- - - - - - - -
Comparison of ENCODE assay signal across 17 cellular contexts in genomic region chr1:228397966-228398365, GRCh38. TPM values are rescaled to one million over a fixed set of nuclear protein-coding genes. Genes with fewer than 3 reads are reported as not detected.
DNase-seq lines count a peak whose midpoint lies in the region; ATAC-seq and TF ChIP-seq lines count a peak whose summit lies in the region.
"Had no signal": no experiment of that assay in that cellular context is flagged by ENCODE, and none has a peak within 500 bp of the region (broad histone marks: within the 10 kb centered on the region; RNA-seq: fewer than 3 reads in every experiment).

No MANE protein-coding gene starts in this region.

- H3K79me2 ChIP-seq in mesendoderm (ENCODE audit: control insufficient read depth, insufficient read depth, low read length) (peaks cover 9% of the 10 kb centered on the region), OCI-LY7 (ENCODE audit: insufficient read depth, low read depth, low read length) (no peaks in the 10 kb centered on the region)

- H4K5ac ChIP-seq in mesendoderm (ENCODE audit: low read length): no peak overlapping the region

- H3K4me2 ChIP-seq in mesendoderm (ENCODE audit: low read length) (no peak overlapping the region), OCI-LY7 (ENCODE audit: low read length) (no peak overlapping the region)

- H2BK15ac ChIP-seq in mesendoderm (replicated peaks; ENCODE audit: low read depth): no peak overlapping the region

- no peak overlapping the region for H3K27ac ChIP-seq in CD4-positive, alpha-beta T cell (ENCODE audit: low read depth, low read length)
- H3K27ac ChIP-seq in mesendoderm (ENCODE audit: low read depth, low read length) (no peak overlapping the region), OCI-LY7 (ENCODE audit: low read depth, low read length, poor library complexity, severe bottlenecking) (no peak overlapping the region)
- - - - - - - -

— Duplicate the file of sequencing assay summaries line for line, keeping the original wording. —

Comparison of ENCODE assay signal across 17 cellular contexts in genomic region chr1:228397966-228398365, GRCh38. TPM values are rescaled to one million over a fixed set of nuclear protein-coding genes. Genes with fewer than 3 reads are reported as not detected.
DNase-seq lines count a peak whose midpoint lies in the region; ATAC-seq and TF ChIP-seq lines count a peak whose summit lies in the region.
"Had no signal": no experiment of that assay in that cellular context is flagged by ENCODE, and none has a peak within 500 bp of the region (broad histone marks: within the 10 kb centered on the region; RNA-seq: fewer than 3 reads in every experiment).

No MANE protein-coding gene starts in this region.

- H3K79me2 ChIP-seq in mesendoderm (ENCODE audit: control insufficient read depth, insufficient read depth, low read length) (peaks cover 9% of the 10 kb centered on the region), OCI-LY7 (ENCODE audit: insufficient read depth, low read depth, low read length) (no peaks in the 10 kb centered on the region)

- H4K5ac ChIP-seq in mesendoderm (ENCODE audit: low read length): no peak overlapping the region

- H3K4me2 ChIP-seq in mesendoderm (ENCODE audit: low read length) (no peak overlapping the region), OCI-LY7 (ENCODE audit: low read length) (no peak overlapping the region)

- H2BK15ac ChIP-seq in mesendoderm (replicated peaks; ENCODE audit: low read depth): no peak overlapping the region

- no peak overlapping the region for H3K27ac ChIP-seq in CD4-positive, alpha-beta T cell (ENCODE audit: low read depth, low read length)
- H3K27ac ChIP-seq in mesendoderm (ENCODE audit: low read depth, low read length) (no peak overlapping the region), OCI-LY7 (ENCODE audit: low read depth, low read length, poor library complexity, severe bottlenecking) (no peak overlapping the region)